Supernova is a blast! (Sorry, I had to say it)
Lumines Supernova is the latest in the trippy puzzle series, and the first to premiere on the PS3. As someone who owned and played the hell out of Lumines Live! for the 360, it is clear to me that Q Entertainment has listened to fan feedback when crafting this downloadable title. The main complaint leveled against Supernova's downloadable predecessor was leveled towards the game's pricing structure, which nickeled and dimed players endlessly to add features that should have been in the game in the first place. Supernova clears this hurdle and comes packaged with several cool new modes. In addition to the Classic mode (which is still easily the best of the bunch) there are a number of new modes: a Puzzle mode which challeneges players to clear all blocks on the screen in a certain number of moves; a Mission mode in which players must create shapes out of the colored blocks; a Dig-Down mode, which asks players to clear a filled screen; and finally a Sequencer mode which allows players to create their own beats.
The Classic and Puzzle modes are actually quite easy. The solutions to the puzzles remain pretty obvious through the end, so this mode seems more like a distraction than a full-fledged brainteaser. Classic mode, unlike similar modes in other puzzle games, never really ramps the difficulty up. Instead, each increasing level brings with it a change in tempo, music, and skin. While this makes for a very dynamic experience, and it can prove a little disorienting to new players, it will soon become possible to play for hours on end without losing. I typically quit playing Classic mode after an hour or two out of boredom rather than losing to the computer. It should also be noted that several of the skins in Supernova aren't actually new, but taken from past entries such as Lumines Live!. The mission mode, on the other hand, can sometimes become rediculously difficult. It's fun to see what shapes can be made out of Lumines blocks, but at the same time many of these missions come down to luck rather than skill. The Dig-Down and Sequencer modes are entertaining enough, but none of the extra modes are enough to make me quit heading straight for Classic on the menu.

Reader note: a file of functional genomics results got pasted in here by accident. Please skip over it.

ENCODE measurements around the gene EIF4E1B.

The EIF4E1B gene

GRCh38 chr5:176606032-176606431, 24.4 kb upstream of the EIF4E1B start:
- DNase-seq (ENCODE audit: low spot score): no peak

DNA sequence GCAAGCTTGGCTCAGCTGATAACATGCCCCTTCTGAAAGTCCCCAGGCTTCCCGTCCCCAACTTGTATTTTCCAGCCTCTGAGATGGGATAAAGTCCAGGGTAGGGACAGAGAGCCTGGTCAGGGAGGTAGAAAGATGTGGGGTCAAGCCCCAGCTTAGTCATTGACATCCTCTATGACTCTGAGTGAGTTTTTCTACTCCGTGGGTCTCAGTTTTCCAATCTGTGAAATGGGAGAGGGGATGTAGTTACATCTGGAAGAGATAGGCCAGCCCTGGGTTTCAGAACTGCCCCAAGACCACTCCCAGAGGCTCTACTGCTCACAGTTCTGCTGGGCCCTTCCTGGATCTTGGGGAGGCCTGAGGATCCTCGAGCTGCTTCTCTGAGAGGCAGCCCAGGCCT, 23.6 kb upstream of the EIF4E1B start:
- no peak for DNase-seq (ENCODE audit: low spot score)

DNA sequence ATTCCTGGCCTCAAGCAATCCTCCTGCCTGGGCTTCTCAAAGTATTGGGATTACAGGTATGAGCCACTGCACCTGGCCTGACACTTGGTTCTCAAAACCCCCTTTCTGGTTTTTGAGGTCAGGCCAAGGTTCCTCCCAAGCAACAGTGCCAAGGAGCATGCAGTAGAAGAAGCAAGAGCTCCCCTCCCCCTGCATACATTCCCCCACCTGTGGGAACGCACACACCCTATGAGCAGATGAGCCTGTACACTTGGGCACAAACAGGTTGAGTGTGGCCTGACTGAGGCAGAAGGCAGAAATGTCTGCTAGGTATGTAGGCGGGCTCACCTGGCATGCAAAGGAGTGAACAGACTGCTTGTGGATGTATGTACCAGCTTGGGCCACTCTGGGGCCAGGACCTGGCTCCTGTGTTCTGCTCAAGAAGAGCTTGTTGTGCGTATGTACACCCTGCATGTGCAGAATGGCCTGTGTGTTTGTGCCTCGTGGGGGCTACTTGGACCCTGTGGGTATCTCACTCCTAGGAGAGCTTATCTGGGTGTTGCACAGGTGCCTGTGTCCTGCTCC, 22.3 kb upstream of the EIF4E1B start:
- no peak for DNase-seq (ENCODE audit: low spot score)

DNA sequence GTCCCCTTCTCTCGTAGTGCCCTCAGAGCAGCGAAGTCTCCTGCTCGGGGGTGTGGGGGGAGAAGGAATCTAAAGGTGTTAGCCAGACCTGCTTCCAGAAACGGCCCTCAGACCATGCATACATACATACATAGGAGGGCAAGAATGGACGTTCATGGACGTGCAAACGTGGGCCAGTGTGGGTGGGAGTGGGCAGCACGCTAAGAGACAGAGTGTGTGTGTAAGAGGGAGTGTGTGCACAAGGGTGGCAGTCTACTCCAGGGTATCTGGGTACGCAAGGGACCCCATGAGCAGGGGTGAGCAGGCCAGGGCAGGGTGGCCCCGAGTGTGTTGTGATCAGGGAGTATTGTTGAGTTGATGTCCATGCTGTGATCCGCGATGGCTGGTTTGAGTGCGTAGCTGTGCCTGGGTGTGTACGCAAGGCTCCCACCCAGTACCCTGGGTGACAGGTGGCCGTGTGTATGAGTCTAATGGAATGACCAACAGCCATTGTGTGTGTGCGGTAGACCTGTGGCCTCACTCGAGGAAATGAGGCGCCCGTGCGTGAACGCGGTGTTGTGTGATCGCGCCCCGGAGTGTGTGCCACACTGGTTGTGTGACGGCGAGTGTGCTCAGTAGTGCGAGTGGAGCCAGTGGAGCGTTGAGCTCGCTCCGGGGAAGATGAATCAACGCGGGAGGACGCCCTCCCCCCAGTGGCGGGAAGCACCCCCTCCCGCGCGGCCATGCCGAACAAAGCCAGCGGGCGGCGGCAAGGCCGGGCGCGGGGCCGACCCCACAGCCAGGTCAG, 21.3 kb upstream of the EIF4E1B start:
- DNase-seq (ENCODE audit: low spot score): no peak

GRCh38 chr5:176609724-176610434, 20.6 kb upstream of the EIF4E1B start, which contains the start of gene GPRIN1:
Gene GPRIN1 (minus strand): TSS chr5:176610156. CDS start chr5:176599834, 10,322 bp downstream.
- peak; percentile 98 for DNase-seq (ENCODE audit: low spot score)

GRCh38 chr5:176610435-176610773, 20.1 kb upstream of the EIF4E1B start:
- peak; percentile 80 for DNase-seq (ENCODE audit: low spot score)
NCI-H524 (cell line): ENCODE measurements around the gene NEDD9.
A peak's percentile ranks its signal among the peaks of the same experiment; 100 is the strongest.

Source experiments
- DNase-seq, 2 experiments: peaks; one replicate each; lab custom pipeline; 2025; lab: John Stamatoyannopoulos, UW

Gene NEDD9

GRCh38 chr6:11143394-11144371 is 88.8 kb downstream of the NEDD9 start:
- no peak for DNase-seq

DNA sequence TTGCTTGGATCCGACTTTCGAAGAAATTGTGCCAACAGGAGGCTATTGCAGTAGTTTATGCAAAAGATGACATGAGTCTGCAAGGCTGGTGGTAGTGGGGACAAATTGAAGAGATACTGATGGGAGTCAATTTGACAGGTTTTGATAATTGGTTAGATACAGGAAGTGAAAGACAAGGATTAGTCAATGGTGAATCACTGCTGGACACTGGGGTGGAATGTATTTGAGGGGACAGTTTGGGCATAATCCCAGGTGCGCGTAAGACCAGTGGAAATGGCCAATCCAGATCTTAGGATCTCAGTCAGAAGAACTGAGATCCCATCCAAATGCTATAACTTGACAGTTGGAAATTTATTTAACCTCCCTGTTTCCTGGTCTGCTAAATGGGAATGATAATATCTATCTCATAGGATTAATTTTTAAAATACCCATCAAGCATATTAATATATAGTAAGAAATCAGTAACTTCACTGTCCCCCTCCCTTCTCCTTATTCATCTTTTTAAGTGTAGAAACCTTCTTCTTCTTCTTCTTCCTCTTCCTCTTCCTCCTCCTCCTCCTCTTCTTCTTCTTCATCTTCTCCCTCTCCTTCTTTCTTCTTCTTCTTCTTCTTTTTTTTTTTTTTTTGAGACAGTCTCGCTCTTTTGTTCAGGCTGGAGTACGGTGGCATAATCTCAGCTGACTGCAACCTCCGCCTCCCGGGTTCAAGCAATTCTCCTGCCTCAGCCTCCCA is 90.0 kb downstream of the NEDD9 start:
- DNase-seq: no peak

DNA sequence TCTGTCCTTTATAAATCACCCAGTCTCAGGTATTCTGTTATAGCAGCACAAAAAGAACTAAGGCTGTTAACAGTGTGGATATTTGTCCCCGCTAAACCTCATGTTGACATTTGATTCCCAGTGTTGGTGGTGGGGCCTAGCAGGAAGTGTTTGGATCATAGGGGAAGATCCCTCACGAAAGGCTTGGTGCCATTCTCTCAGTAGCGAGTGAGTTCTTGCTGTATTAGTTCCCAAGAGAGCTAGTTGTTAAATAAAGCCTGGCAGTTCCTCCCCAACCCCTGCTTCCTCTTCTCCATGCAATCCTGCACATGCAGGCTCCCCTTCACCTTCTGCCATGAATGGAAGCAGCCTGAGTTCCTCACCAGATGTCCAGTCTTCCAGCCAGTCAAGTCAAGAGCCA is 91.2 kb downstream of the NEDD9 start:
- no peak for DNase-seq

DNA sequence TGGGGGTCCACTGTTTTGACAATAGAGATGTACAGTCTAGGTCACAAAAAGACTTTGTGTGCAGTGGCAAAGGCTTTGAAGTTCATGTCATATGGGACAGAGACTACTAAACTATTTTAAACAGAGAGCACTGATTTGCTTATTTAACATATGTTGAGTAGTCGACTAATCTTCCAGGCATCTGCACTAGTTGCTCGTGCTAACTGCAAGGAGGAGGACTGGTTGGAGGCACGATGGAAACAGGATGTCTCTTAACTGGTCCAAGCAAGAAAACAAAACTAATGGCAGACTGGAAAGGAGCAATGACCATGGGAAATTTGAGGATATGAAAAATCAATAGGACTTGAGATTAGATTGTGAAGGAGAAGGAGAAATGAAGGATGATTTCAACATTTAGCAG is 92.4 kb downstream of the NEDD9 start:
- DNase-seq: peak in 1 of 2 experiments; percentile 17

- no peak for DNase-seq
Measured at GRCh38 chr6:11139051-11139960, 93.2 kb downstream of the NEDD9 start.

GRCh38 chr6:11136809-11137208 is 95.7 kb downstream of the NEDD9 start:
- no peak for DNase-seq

One odd omission from Supernova is any sort of multiplayer mode. Lumines Live! had a VS CPU mode (which had to be bought seperately) and an online multiplayer component, and it's rather strange to see that this sequel lacks these options. Perhaps they will be added as downloadable content in the future. Speaking of DLC, Q Entertainment is clearly very fond of the whole concept. A "new" set of skins was just released under the name of The Classic Collection. These skins are classics from the first two Lumines games. It is evident that we should expect more DLC in the future.
While Supernova is a solid puzzle game in all respects, the thing that really puts it above all other games in the genre is the ambiance that it creates. The trippy music and flashing visuals are capable of putting players in a trance-like state that few, if any, other games have achieved. Lumines Supernova is the closest I've come to being high on drugs.
Graphics: 8.5/10: They're just blocks, but they sure are purty. Also, the background skins look great.
Sound: 9.75/10: The best element of Lumines, the sounds are absolutely hypnotic.
Gameplay: 8/10: It's a puzzle game. You destroy blocks.